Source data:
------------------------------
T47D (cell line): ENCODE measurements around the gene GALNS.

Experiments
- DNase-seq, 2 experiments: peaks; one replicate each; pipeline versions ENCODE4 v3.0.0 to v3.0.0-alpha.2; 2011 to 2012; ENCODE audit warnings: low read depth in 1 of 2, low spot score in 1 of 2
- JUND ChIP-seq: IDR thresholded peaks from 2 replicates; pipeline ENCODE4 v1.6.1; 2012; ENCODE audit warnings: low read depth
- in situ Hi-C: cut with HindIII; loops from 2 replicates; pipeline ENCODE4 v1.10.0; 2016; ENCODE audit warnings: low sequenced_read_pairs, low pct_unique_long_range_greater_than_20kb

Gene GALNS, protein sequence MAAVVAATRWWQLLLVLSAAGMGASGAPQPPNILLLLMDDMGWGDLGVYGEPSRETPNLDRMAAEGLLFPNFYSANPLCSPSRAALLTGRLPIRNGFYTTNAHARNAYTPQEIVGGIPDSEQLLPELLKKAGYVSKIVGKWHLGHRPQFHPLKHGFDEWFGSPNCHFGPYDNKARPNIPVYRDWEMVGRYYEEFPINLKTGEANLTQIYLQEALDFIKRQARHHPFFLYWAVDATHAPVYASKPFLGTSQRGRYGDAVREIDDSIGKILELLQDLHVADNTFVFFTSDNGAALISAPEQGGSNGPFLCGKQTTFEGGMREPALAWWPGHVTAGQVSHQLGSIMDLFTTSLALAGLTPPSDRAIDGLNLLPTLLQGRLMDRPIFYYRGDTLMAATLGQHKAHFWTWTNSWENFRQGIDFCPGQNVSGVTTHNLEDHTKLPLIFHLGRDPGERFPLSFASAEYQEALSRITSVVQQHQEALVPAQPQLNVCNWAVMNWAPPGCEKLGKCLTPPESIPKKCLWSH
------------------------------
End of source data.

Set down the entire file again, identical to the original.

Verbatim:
T47D (cell line): ENCODE measurements around the gene GALNS.

Experiments
- DNase-seq, 2 experiments: peaks; one replicate each; pipeline versions ENCODE4 v3.0.0 to v3.0.0-alpha.2; 2011 to 2012; ENCODE audit warnings: low read depth in 1 of 2, low spot score in 1 of 2
- JUND ChIP-seq: IDR thresholded peaks from 2 replicates; pipeline ENCODE4 v1.6.1; 2012; ENCODE audit warnings: low read depth
- in situ Hi-C: cut with HindIII; loops from 2 replicates; pipeline ENCODE4 v1.10.0; 2016; ENCODE audit warnings: low sequenced_read_pairs, low pct_unique_long_range_greater_than_20kb

Gene GALNS, protein sequence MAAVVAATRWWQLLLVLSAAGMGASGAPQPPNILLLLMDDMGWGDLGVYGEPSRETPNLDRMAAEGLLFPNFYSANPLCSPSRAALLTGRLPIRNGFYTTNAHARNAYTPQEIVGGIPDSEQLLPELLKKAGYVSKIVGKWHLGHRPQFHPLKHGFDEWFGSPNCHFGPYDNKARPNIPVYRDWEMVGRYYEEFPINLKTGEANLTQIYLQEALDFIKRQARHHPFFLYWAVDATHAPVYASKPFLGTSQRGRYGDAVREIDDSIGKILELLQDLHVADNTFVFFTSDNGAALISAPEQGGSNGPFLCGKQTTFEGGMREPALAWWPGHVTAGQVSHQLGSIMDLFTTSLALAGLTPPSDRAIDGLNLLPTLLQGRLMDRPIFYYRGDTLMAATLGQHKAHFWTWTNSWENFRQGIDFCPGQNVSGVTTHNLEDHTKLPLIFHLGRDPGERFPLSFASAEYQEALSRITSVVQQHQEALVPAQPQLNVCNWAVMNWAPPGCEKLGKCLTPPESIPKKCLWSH